“It’s one that we’ve grown the position in over time, as the company has proven itself,” Fergie says.

He describes Playside as an outlier in an industry renowned for its high turnover of companies.

“They’ve been a major player on a global scale and count companies such as Facebook parent Meta, Activision and Blizzard as clients,” Fergie says.

When Cyan Investment Management bought the position, the firm had good revenue and a clear pathway to profitability.

Fergie also liked the ownership structure of the business, with three executives each owning a stake of around 20%: “There was a lot of skin in the game.”

The stock has seen its share of volatility, its price heading as high as $1.20, when Non-Fungible Tokens were trending and Playside had minted some coins for one of its games. This saw the company rake in $10 million of revenue in a single quarter.

“But it’s come back to about 90 cents and has been a four or five-bagger since then,” Fergie says.


Birddog Technology (ASX: BDT)

BDT share price since listing. Source: Market Index
BDT share price since listing. Source: Market Index

Fergie believes this firm, a manufacturer of audio-visual equipment including cameras for conference applications, is drastically mispriced.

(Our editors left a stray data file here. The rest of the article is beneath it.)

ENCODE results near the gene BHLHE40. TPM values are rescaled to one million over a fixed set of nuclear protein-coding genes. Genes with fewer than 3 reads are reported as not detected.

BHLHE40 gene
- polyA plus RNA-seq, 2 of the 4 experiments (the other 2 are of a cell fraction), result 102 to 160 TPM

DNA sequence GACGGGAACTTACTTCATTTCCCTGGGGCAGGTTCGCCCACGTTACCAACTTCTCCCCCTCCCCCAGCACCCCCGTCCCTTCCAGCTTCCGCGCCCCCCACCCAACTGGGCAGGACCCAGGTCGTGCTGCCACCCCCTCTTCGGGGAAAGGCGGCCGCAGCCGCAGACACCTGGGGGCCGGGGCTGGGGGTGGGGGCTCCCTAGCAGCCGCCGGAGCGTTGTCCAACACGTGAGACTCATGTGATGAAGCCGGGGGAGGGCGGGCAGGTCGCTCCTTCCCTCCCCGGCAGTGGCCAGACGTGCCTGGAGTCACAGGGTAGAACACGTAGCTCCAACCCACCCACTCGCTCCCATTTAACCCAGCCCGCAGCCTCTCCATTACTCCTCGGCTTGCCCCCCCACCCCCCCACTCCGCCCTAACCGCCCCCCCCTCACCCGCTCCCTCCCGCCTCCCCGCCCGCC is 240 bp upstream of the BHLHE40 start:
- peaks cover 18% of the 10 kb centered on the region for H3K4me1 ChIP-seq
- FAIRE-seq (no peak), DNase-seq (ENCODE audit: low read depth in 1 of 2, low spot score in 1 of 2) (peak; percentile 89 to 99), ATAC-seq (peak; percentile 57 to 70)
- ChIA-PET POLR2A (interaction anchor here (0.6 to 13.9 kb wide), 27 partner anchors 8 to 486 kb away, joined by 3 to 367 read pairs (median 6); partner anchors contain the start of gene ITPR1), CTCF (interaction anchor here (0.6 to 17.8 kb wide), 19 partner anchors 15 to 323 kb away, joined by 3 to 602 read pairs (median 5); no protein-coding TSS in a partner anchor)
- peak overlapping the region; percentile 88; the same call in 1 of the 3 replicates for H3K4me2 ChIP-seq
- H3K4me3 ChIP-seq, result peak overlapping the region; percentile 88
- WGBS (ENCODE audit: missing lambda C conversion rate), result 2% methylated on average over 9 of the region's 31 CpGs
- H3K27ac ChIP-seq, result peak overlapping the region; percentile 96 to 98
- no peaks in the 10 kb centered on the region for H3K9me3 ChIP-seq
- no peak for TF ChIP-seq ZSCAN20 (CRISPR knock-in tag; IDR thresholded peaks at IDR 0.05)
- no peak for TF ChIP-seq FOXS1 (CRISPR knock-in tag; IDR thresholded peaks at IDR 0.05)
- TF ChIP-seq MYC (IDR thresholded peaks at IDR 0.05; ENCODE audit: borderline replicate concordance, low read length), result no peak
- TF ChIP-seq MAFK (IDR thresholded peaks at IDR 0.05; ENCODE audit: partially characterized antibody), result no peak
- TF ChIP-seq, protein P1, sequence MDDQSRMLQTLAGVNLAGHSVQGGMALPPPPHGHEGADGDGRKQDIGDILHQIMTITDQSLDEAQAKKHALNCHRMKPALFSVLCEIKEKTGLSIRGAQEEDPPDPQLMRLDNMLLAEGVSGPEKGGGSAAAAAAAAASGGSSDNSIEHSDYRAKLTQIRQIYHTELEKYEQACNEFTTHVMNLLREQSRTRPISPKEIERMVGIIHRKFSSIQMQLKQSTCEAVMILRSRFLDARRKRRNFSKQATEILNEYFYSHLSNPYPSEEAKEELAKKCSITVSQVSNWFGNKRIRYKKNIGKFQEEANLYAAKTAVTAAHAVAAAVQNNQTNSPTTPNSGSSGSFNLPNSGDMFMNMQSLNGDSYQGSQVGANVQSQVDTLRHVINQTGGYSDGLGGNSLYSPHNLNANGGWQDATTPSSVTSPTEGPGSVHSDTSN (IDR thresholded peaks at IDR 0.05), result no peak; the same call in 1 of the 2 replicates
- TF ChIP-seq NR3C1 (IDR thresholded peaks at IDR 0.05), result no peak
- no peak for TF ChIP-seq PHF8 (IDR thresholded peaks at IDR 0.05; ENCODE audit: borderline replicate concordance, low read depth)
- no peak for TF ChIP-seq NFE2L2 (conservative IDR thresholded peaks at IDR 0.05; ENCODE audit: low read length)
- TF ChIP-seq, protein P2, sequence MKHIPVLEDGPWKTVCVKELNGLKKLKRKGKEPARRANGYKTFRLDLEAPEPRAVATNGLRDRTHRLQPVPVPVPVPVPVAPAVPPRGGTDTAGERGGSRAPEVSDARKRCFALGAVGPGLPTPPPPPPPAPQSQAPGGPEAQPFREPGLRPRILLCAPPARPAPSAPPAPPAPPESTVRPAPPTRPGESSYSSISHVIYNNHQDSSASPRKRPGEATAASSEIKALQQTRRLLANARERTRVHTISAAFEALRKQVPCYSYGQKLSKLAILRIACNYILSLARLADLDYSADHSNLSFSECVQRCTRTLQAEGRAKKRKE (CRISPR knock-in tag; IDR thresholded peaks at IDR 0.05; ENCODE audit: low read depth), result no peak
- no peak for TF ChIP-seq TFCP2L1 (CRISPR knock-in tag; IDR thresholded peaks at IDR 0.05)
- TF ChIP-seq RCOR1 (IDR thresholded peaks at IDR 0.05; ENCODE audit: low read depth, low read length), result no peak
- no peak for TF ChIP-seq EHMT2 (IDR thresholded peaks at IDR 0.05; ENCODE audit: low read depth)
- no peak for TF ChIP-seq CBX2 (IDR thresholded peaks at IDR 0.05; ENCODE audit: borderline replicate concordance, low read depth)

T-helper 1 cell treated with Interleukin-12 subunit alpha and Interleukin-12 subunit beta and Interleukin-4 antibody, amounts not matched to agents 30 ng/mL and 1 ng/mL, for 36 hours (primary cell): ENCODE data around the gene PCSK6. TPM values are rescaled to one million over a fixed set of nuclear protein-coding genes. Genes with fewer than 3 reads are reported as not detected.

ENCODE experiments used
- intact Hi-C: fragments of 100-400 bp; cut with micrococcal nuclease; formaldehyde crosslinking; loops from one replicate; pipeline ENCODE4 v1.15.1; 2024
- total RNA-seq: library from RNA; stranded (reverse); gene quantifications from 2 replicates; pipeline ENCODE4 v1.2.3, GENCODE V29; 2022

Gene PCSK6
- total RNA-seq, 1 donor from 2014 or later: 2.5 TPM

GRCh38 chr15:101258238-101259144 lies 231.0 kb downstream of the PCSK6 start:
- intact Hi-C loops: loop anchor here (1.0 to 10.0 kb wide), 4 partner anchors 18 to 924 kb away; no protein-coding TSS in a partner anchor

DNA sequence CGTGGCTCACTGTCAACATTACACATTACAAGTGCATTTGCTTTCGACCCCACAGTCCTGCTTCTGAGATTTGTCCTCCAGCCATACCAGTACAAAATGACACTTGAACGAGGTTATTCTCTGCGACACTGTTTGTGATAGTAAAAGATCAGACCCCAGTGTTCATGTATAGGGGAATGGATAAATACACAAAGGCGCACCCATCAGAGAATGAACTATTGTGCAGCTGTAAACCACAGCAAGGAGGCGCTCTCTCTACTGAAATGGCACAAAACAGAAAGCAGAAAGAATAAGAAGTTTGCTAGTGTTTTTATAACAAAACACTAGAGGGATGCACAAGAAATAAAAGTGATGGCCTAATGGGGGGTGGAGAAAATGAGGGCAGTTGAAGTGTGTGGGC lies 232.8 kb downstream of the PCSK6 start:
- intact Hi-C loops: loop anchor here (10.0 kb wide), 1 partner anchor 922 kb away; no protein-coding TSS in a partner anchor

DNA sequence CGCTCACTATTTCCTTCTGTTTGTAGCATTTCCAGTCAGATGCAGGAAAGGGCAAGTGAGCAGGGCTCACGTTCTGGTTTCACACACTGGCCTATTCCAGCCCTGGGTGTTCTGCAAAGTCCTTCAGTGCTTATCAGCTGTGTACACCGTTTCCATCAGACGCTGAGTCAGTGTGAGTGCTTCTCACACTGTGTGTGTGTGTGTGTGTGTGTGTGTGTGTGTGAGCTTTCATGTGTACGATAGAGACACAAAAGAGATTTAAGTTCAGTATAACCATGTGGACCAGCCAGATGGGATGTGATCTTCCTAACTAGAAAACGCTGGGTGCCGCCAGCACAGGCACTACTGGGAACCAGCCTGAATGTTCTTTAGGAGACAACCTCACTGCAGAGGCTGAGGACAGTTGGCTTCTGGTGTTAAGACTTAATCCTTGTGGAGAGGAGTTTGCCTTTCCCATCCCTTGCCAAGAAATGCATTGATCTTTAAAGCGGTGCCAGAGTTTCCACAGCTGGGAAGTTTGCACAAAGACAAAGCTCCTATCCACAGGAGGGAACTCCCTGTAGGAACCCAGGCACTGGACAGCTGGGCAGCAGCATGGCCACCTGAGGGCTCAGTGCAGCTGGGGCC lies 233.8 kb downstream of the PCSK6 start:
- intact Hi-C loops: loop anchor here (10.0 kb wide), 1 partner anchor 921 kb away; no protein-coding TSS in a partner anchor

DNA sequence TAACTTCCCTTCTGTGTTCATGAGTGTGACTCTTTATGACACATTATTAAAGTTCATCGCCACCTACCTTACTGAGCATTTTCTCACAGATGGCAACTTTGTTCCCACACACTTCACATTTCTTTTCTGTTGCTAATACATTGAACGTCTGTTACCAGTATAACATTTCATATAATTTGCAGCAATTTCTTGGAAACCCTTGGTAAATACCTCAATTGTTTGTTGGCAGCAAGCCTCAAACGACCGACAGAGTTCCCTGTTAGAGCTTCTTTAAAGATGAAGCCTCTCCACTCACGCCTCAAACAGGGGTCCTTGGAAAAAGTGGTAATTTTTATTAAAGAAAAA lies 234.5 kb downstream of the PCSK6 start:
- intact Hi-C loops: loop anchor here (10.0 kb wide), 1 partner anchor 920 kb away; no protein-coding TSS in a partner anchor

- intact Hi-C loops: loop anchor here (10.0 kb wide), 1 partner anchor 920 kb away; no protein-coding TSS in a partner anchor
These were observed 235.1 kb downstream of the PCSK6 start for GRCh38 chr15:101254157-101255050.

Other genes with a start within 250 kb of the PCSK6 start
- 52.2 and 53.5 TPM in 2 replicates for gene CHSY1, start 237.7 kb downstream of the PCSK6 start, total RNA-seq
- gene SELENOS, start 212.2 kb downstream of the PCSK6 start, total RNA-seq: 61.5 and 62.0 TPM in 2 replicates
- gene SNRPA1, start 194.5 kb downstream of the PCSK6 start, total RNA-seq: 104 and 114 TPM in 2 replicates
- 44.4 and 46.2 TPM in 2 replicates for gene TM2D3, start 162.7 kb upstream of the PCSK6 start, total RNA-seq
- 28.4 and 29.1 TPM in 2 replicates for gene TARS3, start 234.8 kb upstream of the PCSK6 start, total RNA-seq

“The numbers on the business look crazy at the moment…it’s got a market cap of $11 million and the cash on the balance sheet sits at $21 million – plus $12 million of inventory,” Fergie says.

He believes the opportunity is presented by some of the firm’s challenges since first listing at the end of 2021. These include supply chain difficulties and a supplier contract dispute.

“It’s one of those businesses that investors have been so disappointed and frustrated with, they’ve been willing to cut their losses and take a capital loss,” Fergie says.

“But if they get their operating business back on track, it could go up four or five times easily in the next 12 months, just because it’s been so oversold recently.”

What do you think?

Do you hold any of these companies or have other Aussie micro-caps on your watchlist? Let us know in the comments section below.

Don’t forget to click “Follow” below to be notified when upcoming interviews in this series are published – you can read the first wire here.